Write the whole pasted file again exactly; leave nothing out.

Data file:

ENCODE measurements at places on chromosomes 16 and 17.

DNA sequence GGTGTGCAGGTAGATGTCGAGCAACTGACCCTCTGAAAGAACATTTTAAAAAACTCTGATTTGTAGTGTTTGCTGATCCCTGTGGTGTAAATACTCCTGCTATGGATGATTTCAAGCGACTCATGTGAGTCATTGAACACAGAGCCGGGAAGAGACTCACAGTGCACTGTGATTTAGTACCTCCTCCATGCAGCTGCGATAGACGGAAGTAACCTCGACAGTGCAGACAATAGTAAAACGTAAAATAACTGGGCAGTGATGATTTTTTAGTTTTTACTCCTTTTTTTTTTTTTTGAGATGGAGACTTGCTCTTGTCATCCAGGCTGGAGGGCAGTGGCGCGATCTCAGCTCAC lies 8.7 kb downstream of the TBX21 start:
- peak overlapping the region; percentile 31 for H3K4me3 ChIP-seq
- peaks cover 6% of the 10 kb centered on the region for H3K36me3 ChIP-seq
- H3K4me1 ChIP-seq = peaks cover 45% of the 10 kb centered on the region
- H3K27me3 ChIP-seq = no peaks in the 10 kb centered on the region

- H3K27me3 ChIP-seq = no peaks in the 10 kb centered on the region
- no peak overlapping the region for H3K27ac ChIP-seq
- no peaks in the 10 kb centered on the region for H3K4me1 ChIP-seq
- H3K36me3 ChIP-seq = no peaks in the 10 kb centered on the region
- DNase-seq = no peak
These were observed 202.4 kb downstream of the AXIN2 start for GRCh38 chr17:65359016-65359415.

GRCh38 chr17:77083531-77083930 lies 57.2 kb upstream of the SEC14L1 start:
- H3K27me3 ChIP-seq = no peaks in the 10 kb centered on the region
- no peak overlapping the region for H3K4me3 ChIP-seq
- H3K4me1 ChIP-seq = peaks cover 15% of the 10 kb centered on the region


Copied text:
ENCODE measurements at places on chromosomes 16 and 17.

DNA sequence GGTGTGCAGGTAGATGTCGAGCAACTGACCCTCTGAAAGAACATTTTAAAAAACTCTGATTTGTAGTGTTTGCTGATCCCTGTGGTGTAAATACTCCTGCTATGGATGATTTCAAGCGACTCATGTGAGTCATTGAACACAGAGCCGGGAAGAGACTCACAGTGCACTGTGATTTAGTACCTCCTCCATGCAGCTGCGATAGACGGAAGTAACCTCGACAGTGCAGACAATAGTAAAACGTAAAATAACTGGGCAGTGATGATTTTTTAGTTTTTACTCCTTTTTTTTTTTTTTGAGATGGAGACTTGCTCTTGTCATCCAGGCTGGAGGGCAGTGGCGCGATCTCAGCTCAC lies 8.7 kb downstream of the TBX21 start:
- peak overlapping the region; percentile 31 for H3K4me3 ChIP-seq
- peaks cover 6% of the 10 kb centered on the region for H3K36me3 ChIP-seq
- H3K4me1 ChIP-seq = peaks cover 45% of the 10 kb centered on the region
- H3K27me3 ChIP-seq = no peaks in the 10 kb centered on the region

- H3K27me3 ChIP-seq = no peaks in the 10 kb centered on the region
- no peak overlapping the region for H3K27ac ChIP-seq
- no peaks in the 10 kb centered on the region for H3K4me1 ChIP-seq
- H3K36me3 ChIP-seq = no peaks in the 10 kb centered on the region
- DNase-seq = no peak
These were observed 202.4 kb downstream of the AXIN2 start for GRCh38 chr17:65359016-65359415.

GRCh38 chr17:77083531-77083930 lies 57.2 kb upstream of the SEC14L1 start:
- H3K27me3 ChIP-seq = no peaks in the 10 kb centered on the region
- no peak overlapping the region for H3K4me3 ChIP-seq
- H3K4me1 ChIP-seq = peaks cover 15% of the 10 kb centered on the region